I'd also like to hear a rational explantation of the pre-vs-post argument.

I've used preflashing to GREAT effect (in terms of the change in the image, rather than the images being particularly great...). It's something that should be taught as standard practice. If you haven't tried it then do so at once. It does allow you to move the highlights without touching the mids or blacks signifigantly. As such it's an extra tool that does something you can't do with exposure and contrast alone.

I've heard several times the pre-vs-post argument, but if the halides just counts photons that hit it, then why do they care if they're hit by flash then print or print then flash light? photons is photons. 3 flash + 2 print = 5 photons which ever way you add them up.

The only explanation which MIGHT ring true is that the flash pushes them to a critical level (which is the point). Some highlights might receive no further light from the main exposure, and the halides recombine by the time the print hits the dev (after a longer time than post flash). Pre-exposure would therefore affect the mids more (where they receive more additional exposure), but produce less fogging in the real highlights, as these don't develop at all. However - this is a MIGHT, MAYBE, if I HAD TO explain it kind of explanation - I don't actually believe it myself. If it were true you could "save" accidently exposed paper by putting it back in the dark for a year or so.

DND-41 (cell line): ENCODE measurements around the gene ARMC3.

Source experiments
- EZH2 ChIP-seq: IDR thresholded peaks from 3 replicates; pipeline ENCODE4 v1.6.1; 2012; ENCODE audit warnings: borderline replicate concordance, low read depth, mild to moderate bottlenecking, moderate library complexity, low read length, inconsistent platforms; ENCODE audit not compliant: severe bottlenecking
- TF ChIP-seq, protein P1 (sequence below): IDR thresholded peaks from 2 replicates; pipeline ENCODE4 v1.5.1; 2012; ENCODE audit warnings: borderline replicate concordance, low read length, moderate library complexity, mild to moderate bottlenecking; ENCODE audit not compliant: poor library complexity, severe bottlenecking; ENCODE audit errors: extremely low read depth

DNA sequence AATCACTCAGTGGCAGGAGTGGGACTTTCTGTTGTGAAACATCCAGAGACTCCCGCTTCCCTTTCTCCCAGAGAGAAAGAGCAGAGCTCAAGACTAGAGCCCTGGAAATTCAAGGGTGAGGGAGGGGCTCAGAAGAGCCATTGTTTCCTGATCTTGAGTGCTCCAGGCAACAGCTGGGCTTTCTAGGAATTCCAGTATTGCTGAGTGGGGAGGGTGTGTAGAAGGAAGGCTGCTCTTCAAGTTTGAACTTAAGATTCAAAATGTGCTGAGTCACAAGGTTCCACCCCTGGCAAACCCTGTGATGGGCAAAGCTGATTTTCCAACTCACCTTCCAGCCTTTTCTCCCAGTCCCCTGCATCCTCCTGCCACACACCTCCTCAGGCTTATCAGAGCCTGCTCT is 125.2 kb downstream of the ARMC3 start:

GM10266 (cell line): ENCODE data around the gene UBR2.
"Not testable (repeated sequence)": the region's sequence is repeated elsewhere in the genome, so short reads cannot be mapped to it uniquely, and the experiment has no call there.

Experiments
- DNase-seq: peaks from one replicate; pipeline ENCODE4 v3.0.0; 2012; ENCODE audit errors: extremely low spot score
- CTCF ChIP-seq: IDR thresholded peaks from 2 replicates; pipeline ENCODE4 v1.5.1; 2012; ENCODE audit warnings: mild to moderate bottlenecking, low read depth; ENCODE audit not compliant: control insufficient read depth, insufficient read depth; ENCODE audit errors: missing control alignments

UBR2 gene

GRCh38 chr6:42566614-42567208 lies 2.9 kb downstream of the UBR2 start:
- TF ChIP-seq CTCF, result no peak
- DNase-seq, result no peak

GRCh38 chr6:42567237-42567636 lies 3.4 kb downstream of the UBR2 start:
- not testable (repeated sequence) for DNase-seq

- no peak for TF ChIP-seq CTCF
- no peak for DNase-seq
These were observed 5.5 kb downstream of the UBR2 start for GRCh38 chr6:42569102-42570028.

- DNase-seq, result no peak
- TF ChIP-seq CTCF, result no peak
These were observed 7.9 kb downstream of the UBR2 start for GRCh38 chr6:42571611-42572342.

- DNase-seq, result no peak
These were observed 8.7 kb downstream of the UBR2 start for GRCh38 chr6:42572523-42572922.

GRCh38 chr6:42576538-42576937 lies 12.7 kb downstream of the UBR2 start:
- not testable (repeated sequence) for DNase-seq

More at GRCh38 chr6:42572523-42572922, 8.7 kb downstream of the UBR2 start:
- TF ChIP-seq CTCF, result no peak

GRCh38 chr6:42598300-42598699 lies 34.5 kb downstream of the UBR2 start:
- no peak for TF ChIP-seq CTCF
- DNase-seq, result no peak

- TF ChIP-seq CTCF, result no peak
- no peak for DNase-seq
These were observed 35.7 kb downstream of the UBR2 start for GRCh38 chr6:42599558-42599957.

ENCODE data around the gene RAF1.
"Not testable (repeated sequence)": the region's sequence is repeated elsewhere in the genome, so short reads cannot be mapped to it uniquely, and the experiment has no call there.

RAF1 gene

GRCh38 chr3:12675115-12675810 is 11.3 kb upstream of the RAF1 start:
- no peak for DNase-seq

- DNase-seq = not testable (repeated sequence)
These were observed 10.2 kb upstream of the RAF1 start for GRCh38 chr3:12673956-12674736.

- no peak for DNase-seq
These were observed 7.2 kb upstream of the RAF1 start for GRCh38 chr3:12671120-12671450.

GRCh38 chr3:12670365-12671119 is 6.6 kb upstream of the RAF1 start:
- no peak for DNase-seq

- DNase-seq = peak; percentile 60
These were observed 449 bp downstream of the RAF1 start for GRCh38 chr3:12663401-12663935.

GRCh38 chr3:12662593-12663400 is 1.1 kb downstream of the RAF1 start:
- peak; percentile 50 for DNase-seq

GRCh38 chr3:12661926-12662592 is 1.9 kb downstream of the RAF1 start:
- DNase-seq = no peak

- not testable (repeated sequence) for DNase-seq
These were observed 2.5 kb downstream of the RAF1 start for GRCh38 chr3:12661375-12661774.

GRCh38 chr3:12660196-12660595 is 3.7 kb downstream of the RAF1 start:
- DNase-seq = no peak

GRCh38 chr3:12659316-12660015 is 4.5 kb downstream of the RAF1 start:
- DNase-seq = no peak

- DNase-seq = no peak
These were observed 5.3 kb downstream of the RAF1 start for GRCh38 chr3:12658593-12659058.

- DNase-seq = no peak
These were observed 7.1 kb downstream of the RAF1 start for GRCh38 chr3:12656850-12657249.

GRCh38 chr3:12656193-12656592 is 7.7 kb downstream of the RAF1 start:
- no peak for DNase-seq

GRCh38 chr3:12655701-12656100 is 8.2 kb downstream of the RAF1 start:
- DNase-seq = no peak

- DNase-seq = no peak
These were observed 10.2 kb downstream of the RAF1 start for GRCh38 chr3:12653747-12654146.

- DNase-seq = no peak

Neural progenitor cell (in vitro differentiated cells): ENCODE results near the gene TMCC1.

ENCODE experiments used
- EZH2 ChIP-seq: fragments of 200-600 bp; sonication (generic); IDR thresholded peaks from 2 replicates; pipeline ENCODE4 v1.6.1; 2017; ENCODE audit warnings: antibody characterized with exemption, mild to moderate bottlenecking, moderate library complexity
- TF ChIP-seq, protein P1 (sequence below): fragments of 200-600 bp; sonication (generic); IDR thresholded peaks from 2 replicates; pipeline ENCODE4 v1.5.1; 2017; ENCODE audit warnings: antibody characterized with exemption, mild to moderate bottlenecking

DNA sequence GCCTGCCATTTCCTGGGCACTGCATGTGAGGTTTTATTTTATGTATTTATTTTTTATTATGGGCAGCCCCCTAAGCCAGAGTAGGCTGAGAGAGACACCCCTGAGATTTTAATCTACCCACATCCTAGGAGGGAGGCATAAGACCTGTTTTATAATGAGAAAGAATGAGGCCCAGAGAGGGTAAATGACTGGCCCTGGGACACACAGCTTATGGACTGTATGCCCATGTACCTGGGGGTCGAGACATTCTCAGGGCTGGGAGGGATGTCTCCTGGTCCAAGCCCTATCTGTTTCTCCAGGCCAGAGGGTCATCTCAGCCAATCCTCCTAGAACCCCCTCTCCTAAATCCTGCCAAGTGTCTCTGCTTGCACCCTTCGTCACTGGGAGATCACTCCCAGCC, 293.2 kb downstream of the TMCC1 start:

I do know someone to ask though... I'll ask him next time i see him...

Ian